Voters will have another chance this May to increase property taxes in a last-ditch attempt to solve the county’s fiscal problems.
County commissioners will meet tomorrow (Feb. 7) to decide what kind of tax levy will go on the ballot and how much that levy would be. The meeting will be held in the county annex building in Gold Beach at 1:30 p.m.
It will likely comprise wording for a five-year, temporary tax increase of $1.84 per $1,000 assessed valuation for those living in incorporated cities and $1.97 per $1,000 valuation for those living in unincorporated Curry County. The tentative dollar amounts are based on the respective uses of county services used.
The decision did not come easily.
The new board of commissioners has only been seated since Jan. 7, and has held six meetings to discuss methods to fix the budget. Surveys have been conducted, and numbers have been crunched. And department heads have pleaded with county commissioners over the past several months find money to save their services.
All commissioners admit they need to do something, and all agree they’ve run out of time.
“Commissioner (Susan) Brown campaigned that if she won the election, she would hit the ground running,” said Commissioner David Itzen. “It’s time to start running.”
The four options they have examined include a 2 percent or 3 percent county-wide sales tax, a tax levy to provide funding for a law enforcement district, another to create a five-year bridge to give commissioners time to find a stable means of revenue — including working toward formation of that district — and the “burn the county down” option: do nothing.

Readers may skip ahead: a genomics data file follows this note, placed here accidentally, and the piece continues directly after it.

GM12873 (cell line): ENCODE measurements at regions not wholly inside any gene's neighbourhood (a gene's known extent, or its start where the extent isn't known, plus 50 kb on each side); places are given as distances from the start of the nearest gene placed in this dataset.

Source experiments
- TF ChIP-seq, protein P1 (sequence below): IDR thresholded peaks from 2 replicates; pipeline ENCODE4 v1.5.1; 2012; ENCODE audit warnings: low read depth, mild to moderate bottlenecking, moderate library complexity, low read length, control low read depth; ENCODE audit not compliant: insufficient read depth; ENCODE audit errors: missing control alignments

“This whole budget process has consumed my first month as a commissioner,” said Commissioner David Brock Smith. “I have done nothing but work on these numbers — and they are much worse than I could ever have possibly expected.”
Itzen and Smith Monday agreed they prefer the five-year bridge levy, while Brown again adamantly said she would not support something that is not a permanent fix, such as the creation of a district that she prefers.
A law enforcement district would work much in the manner other special districts do. Law enforcement would be removed from the county’s general fund and operate off its own tax levy that would provide it a steady revenue stream. Putting a tax levy referendum on the November ballot would give commissioners time to create the district, Brown said.
Bishop said it takes about two years to get a district established, based on discussions he’s had with numerous other county sheriffs throughout the state. That would mean the county would be without county services for at least a year-and-a-half until money started to flow in — and then they’d be scrambling to reinstate services and personnel and at a much higher cost than keeping services and employees in place.
Brown said she’s talked with various attorneys who said a district can be established in six months — in time for voters to approve a November levy supporting it. Yet, if commissioners were to wait until November to put something on the ballot, the county would lose all revenue that would ordinarily be garnered between July 1, the beginning of the fiscal year, and November.